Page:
The Remainderer

The RemaindererEP by The Fall Released 11 November 2013 (2013-11-11)[1] Recorded 2013 Genre Post-punk Length 26:46 (CD)[2] Label Cherry Red Records Producer Mark E. Smith, Simon Archer The Fall chronologyRe-Mit (2013) The Remainderer (2013) Sub-Lingual Tablet (2015)The Remainderer is an EP by The Fall, released on 11 November 2013. It features five new songs by the group and a medley of two Gene Vincent covers, “Say Mama” and “Race With the Devil”. Curiously, “Race With the Devil” is not a new recording, but a live performance recorded at the John Peel’s 50th anniversary concert back in 1989 with the Extricate lineup; this recording had previously appeared on semi-official compilation Backdrop, as well as The Fall Red Box Set 1976-2007. The vinyl version features several mixes different to the CD. Track listing[edit]”The Remainderer” (Mark E. Smith) . thanks wikipedia.

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Bar tack

Bar tacks, such as these machine-sewn ones, may be used to reinforce the bottom of a fly opening. In sewing, bar tack, also written bar-tack or bartack, refers to a series of stitches used to reinforce areas of a garment that may be subject to stress or additional wear.[1] Typical areas for bar tack stitches include pocket openings, buttonholes, belt loops, the bottom of a fly opening,[2] tucks, pleats and the corners of collars.[3] Bar tacks may be sewn by hand, using whip stitches, or by machine, using zigzag stitches.[1] The process for sewing a bar tack is essentially to sew several long, narrowly-spaced stitches along the line of the bar that will be formed, followed by short stitches made perpendicular to the long stitches, through the fabric and over the bar.[4] The bar commonly varies between 1. thanks wikipedia.

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Finn첩y

This article is about the municipality in Rogaland, Norway.For other uses, see Finnøy (disambiguation). Finnøy kommune MunicipalityView of the shorelines of Ombo in FinnøyCoat of armsRogaland within Norway Finnøy within Rogaland Coordinates: 59°09′53″N 05°49′46″E. thanks wikipedia.

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Indian Parliamentary Group

The Indian Parliamentary Group is an autonomous body, membership of which is open to all current or former members of the Indian Parliament. It was founded in 1949, following a Motion adopted by the Constituent Assembly on 16 August 1948. A link between the Indian Parliament and its foreign counterparts, the group functions as the National Group of the Inter-Parliamentary Union (IPU), and the Main Branch of the Commonwealth Parliamentary Association (CPA) in India.[1][2] The Indian Parliamentary Group awards the Outstanding Parliamentarian Award.[1] References[edit] ^ a b “Indian Parliamentary Group”. NIC, Government of India. Retrieved 18 April 2012.  ^ “Parliament of India: Handbook” (PDF). Government of India. Retrieved 18 April 2012. . thanks wikipedia.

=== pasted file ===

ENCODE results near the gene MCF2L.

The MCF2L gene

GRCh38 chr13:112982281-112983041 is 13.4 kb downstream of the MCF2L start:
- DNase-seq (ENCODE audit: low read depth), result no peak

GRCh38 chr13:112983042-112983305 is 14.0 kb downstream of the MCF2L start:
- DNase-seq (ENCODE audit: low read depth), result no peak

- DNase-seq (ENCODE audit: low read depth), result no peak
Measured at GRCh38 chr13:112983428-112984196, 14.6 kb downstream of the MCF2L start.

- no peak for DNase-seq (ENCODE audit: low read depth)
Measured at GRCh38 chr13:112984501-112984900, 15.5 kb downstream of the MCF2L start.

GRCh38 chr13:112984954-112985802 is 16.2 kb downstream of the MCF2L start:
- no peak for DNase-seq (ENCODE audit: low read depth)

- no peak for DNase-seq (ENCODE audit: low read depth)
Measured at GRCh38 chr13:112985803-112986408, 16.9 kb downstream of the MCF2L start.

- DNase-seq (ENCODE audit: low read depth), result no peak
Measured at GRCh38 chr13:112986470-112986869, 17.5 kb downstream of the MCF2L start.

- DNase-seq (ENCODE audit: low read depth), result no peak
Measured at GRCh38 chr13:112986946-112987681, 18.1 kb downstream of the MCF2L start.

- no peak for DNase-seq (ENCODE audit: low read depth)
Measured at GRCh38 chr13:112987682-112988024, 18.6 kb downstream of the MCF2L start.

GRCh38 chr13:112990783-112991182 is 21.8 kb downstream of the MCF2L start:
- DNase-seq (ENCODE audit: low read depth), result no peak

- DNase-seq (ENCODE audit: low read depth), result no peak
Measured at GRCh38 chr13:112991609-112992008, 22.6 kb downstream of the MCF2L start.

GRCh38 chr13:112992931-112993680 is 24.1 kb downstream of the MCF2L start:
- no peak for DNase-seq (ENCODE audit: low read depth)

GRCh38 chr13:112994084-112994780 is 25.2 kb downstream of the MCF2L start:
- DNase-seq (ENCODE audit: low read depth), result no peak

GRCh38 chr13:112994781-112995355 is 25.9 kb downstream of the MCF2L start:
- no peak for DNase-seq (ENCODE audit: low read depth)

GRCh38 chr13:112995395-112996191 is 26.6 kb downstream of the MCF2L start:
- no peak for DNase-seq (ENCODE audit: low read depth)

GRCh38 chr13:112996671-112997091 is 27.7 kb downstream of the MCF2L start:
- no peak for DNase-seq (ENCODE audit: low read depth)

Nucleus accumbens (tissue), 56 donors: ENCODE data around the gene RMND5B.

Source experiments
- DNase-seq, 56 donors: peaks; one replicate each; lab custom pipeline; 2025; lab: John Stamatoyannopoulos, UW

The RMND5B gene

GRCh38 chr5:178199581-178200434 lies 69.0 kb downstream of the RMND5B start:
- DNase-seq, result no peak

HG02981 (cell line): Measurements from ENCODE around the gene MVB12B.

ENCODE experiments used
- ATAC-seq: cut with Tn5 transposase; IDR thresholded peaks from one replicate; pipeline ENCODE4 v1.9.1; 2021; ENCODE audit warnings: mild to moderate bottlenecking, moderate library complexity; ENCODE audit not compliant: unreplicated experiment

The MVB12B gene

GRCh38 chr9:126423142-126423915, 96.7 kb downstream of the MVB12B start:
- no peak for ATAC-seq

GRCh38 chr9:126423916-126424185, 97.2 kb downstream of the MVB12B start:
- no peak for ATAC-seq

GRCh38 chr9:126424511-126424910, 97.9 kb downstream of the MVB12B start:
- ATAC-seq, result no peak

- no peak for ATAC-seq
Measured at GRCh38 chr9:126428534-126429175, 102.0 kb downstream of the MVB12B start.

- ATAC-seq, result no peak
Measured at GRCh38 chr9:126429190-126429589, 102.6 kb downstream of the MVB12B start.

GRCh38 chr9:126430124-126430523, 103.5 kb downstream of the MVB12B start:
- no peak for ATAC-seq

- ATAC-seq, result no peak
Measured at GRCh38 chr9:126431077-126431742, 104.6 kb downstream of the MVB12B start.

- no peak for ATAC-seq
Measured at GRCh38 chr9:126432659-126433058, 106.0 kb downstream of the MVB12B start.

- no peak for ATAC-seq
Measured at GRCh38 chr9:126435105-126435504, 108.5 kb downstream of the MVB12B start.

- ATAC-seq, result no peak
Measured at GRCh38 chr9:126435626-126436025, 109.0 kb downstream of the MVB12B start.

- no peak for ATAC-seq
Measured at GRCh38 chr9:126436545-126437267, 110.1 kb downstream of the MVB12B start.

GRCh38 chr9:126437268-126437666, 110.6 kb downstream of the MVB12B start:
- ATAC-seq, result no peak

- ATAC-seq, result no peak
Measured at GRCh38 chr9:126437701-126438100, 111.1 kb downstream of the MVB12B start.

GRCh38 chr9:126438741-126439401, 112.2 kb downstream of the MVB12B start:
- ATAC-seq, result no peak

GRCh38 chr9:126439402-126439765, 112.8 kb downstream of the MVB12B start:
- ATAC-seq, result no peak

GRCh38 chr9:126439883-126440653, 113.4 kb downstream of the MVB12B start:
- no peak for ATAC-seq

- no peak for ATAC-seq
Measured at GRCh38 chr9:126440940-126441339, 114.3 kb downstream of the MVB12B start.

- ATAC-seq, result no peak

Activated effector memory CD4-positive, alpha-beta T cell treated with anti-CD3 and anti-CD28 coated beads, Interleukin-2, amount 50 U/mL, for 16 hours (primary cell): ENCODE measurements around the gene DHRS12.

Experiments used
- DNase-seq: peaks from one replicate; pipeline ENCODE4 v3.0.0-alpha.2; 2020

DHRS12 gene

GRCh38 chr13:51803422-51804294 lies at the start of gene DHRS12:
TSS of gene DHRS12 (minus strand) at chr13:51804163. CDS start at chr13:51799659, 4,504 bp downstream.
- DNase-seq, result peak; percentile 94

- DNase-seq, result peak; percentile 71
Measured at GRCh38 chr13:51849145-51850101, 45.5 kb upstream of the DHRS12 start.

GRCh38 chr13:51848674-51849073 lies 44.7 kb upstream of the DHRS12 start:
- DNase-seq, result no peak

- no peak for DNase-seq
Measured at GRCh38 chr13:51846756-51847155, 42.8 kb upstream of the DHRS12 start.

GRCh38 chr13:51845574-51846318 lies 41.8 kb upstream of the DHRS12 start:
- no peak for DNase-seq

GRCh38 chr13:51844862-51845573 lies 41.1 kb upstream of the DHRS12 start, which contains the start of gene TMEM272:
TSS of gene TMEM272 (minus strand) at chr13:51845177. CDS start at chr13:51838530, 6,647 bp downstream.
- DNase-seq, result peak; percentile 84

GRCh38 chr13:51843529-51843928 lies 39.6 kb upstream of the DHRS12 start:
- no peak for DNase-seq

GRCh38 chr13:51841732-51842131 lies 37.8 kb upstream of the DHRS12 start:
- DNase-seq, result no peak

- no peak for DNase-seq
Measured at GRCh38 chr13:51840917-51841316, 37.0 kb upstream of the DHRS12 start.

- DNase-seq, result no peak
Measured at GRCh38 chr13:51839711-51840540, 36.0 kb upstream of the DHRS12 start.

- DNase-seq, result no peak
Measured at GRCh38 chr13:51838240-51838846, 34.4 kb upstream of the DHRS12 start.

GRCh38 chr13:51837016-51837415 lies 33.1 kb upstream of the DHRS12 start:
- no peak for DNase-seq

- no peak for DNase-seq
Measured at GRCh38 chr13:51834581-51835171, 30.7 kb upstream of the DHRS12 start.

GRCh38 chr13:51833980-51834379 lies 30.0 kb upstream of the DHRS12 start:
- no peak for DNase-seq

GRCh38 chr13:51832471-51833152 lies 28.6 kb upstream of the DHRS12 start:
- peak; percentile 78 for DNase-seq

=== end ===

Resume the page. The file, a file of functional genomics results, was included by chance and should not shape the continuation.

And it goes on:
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Coat of arms of Leipzig

This article relies too much on references to primary sources. Please improve this by adding secondary or tertiary sources. (February 2014) Coat of arms of Leipzig The coat of arms of Leipzig dates back to the 14 th century and is based on the Wettin shield of Meissen. It had the lion from the start and to it was added a second field with blue pales around 1475. These are called the Landsberger Pf. thanks wikipedia.

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Blagoy Shklifov

Blagoy Shklifov Born 30 January 1935 Polykeraso, Macedonia, Greece Died September 25, 2003(2003-09-25) Serres, Greece Residence Greece, Hungary, Bulgaria Nationality Bulgarian Fields Linguistics, Dialectology Blagoy Stefanov Shklifov (Bulgarian: Благой Стефанов Шклифов) was a Bulgarian dialectologist and phonologist. Shklifov was born in Polykeraso (Chereshnitsa), Vitsi municipality, Kastoria Prefecture, Greece in 1935. In 1948, at the end of the Greek Civil War, he left his burned village and after a short stay in Socialist Republic of Macedonia went to Hungary, with many refugees from Greek Macedonia. In 1964, he went to Bulgaria and studied at Sofia University “St. Clement of Ohrid”. He was a lecturer at the University of Szeged, Hungary and at Sofia University, Bulgaria. In his books, he claimed that the Slavophones of Greek Macedonia are Bulgarians. For this reason, he was not permitted to enter Greece for 40 years.[1] He died in September 2003 in a car crash during a field work trip in Greece. Some of his colleagues suspect he was murdered.[2][3] Work[edit] Shklifov specialised on Bulgarian dialectology, especially the phonetics of South-West Bulgarian (Macedonian) dialects and their connection with Old Bulgarian. Considering these dialects in comparative plan with Old Bulgarian he explained the development of many sounds, for example . thanks wikipedia.

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